Karen Owen, and the Difficulty of Facing Sexual Desire Head-On (Soberly)

“I was but a shot away from what is referred to as a “black-out state.” —Karen Owen

By now, many of you have probably heard of Duke graduate Karen Owen’s Powerpoint Presentation, in which she described in salacious detail thirteen hookups with top athletes at her alma mater. She said it was meant for three friends, but the document quickly went viral.

While some have hailed her as a feminist role model (of the “Do Me” feminist sort, since she initiated the hookups), others have vilified her as a party girl gone wrong.

In The Atlantic, Caitlin Flanagan has another take on Karen Owen—while she comes on with swagger, if you read between the lines of her presentation and her subsequent comments, there’s regret, sadness, and ultimately, the sour aftertaste of rejection.

Irin Carmon, who interviewed Karen Owen for Jezebel.com, takes issue with Flanagan’s portrayal of Owen as a “sad, slutty, drunk girl”:

The decade-long hysteria over a “hookup culture,” imperiling young women who have been brainwashed into binge-drinking away their ingrained biological desires for cuddling and babies, doesn’t match any reality I’ve seen or heard of beyond pseudo-concerned trend stories. There are some people who are more interested in casual sex, sometimes; some of them are women, and some of them are drunk at the time, and it’s not a death knell for a committed relationship somewhere along the way if that’s what you want. It’s not that gender inequality doesn’t inform the power dynamics of casual sex, on campus or elsewhere. It’s that it’s hard to believe these handwringers are interested, in good faith, in creating a better environment of safe, enthusiastic consent when they’re so busy ignoring the fact that women like sex too. Or judging us for it.

Whether you see Karen Owen as a feminist icon, a sad woman, scorned, or as a lightning rod for debate about women’s sexuality, there’s still the fact of the booze.

Almost all of her hookups started at a campus bar called Shooters. Most of the time, Karen was drinking. All judgment aside, it’s interesting to speculate what would happen if she never had a sip of booze. Would she still have pursued these hookups sober? Would they have been the same? (Rachel Kramer Bussell wrote a great essay for Drinking Diaries, called “Drunk Sex, How I Miss You (Sometimes, Anyway”).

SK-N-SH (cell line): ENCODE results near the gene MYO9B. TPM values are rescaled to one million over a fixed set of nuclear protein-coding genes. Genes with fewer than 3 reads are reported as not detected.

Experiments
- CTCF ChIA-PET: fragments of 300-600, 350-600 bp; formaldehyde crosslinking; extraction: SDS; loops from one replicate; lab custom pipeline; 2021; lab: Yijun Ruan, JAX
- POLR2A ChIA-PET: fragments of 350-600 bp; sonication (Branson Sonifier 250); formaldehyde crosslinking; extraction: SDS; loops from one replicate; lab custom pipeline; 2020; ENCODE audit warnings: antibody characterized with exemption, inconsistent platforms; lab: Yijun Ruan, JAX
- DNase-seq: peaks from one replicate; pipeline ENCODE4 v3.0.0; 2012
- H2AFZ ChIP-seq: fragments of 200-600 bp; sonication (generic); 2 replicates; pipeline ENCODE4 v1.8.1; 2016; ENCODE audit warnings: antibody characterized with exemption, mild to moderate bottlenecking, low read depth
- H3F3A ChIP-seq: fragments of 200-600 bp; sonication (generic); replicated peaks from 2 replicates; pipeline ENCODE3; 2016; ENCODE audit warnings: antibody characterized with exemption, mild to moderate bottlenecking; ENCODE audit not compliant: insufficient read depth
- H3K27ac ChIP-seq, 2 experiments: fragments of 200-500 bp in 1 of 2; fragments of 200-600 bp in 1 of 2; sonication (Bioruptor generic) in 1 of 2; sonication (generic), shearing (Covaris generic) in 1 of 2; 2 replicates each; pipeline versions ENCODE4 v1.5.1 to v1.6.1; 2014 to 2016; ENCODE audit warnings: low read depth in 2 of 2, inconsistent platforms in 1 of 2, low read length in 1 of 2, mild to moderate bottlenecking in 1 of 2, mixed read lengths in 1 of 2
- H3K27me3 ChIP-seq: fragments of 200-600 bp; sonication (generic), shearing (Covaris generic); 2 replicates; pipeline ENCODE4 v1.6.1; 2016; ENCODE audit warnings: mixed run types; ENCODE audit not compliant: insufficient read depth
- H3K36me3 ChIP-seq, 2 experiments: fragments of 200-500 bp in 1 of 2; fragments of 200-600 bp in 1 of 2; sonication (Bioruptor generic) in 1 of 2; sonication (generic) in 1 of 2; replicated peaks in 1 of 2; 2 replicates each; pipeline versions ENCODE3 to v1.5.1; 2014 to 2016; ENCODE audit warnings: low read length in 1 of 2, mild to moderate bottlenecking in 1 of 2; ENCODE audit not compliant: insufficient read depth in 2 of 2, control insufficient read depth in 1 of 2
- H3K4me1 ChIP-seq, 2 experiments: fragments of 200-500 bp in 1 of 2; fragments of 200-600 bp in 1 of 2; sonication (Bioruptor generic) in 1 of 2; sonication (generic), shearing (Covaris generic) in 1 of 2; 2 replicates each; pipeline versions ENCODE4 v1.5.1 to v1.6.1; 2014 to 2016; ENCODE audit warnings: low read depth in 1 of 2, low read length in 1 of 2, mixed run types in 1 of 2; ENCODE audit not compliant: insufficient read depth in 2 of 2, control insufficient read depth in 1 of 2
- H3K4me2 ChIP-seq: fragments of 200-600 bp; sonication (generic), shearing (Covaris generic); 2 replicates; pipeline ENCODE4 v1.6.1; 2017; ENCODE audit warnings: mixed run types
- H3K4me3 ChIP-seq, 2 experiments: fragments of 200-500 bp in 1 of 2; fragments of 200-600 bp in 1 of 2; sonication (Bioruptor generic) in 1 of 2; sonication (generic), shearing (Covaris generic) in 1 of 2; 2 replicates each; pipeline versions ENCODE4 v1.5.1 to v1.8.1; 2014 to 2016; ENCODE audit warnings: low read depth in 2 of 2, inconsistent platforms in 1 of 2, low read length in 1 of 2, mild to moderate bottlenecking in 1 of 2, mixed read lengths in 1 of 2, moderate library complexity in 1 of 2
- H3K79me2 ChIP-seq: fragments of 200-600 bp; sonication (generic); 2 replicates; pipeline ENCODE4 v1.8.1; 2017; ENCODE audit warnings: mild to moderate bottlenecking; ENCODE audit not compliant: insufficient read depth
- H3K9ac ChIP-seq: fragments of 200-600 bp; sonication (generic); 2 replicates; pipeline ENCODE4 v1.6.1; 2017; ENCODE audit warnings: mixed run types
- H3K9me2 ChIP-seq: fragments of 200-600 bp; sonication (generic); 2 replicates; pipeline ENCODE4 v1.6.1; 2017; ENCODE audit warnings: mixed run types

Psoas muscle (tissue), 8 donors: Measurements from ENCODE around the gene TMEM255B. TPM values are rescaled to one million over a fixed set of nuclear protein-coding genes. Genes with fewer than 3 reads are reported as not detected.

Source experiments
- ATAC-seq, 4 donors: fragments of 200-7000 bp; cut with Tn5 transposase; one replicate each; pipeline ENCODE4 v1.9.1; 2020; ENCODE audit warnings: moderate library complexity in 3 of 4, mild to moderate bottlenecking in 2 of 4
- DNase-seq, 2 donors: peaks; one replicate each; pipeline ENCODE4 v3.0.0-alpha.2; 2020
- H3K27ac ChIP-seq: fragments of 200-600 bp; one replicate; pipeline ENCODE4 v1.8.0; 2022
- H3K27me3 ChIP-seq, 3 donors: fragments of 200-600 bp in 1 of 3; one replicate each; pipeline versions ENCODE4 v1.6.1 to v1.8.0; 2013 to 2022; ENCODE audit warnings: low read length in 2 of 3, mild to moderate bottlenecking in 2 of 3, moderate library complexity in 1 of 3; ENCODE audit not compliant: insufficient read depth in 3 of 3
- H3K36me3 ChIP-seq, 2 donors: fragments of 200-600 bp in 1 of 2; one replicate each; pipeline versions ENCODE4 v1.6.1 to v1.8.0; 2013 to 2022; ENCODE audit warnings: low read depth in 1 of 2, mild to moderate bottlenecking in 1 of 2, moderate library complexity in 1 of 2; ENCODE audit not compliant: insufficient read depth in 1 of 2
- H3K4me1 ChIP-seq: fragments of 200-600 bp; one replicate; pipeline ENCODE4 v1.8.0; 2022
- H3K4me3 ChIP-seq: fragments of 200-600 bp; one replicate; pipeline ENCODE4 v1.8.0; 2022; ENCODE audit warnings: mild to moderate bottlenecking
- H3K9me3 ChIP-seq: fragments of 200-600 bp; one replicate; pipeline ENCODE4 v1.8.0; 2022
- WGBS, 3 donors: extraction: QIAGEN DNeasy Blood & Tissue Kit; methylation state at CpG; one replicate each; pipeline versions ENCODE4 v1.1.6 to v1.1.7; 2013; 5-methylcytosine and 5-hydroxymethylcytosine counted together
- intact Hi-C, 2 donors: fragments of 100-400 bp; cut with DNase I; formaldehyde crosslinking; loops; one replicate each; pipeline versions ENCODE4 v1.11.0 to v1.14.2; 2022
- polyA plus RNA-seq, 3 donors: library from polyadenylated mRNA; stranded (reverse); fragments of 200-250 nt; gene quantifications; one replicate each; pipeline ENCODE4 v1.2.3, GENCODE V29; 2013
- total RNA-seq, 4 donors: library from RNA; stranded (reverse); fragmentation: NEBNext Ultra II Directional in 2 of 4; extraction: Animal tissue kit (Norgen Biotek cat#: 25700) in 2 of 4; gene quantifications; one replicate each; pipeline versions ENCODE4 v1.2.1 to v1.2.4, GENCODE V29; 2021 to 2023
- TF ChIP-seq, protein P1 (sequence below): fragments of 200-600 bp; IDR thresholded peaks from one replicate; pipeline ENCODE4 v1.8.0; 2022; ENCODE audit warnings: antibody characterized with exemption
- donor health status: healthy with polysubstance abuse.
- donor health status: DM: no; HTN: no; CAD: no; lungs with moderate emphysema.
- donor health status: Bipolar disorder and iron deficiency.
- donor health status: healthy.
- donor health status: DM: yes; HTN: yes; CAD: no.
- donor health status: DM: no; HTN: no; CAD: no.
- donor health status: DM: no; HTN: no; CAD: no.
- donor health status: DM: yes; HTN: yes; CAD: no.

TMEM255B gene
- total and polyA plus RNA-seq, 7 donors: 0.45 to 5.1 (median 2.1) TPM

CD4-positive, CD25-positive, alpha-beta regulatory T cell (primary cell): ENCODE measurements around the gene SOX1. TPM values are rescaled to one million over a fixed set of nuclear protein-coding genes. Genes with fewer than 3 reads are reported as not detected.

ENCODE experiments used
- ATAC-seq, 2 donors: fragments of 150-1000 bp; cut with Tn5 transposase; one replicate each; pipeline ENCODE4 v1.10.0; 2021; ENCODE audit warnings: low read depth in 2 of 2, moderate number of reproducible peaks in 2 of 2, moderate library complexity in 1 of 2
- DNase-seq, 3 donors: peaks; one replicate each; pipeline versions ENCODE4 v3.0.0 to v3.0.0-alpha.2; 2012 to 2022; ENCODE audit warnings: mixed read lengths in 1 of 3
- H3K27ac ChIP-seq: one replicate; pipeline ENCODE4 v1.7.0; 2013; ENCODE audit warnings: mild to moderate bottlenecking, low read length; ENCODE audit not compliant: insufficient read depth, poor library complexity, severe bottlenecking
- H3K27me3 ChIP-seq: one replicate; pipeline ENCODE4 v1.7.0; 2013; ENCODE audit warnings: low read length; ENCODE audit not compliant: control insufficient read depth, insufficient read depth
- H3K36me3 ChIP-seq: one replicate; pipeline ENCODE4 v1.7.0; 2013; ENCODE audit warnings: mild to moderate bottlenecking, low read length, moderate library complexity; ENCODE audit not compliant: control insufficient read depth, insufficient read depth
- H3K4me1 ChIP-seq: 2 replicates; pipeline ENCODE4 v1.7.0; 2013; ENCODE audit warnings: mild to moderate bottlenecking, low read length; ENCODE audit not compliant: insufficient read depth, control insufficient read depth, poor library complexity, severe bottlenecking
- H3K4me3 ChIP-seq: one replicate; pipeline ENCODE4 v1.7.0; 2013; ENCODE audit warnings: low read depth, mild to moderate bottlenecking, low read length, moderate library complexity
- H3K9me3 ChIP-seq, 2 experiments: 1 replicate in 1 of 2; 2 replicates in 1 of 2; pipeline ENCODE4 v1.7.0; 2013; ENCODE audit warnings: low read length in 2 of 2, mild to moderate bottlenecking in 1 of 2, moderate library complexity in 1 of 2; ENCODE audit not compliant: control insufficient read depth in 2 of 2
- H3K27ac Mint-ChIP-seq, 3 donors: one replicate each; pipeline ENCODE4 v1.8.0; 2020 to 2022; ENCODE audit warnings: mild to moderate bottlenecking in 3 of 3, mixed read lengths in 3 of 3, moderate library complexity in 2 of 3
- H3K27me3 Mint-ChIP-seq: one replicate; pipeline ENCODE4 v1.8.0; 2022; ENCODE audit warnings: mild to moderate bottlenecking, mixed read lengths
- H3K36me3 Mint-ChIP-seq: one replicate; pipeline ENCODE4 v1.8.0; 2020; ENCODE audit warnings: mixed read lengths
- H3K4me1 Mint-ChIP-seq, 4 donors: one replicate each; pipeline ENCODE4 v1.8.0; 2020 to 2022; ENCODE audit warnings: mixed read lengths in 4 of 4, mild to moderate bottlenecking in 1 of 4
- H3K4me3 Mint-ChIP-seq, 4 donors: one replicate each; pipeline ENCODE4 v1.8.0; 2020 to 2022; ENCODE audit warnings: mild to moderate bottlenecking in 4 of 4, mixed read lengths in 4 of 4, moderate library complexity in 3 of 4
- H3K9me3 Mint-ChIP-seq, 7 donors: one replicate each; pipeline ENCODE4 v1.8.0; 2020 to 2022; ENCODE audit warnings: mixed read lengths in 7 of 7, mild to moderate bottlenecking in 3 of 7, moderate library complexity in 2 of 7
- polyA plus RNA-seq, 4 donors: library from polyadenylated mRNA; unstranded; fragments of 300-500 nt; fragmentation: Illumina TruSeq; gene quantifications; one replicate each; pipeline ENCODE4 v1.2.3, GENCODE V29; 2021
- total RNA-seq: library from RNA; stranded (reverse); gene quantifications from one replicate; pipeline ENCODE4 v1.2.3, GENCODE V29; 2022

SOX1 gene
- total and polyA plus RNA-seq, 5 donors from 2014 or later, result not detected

About the culture college women face, Flanagan writes:

We’ve made a culture for our college women in which they have been liberated from the curfews and parietals that were once the bane of co-eds, but one in which they have also shaken off the general suspicion of male sexuality that was the hallmark of Andrea Dworkin–style campus activism; they prefer bikini waxes and spray tans to overalls and invective. So they have ended up with the protections of neither the patriarchy nor those old-school, man-hating radical feminists.

Maybe they’re all the better for it. Or maybe an awful lot of these young women at our very best colleges are being traumatized by what takes place during so much of this mindless, drunken partying when they’re steeped in alcohol, which brings out the least engaging aspects of their young selves.

I’m not sure I would describe a young woman’s sexuality as the “least engaging aspect” of her young self. Truth is, if you view the Powerpoint Presentation, it seems like most of the time, Karen Owen had fun. She was bursting with desire for these “fine male specimens,” and she fulfilled that desire. Maybe the only way many young women can feel comfortable claiming their desires is by getting drunk. Why is that?

Maybe that’s where the change begins—not with banning alcohol or using Karen Owen’s notoriety as a cautionary tale—don’t kiss and tell. Her story just points to the fact that, when it comes to owning their sexuality without shame, young women still have a long, long way to go.

Then again, most of the guys she hooked up with were drunk, too.

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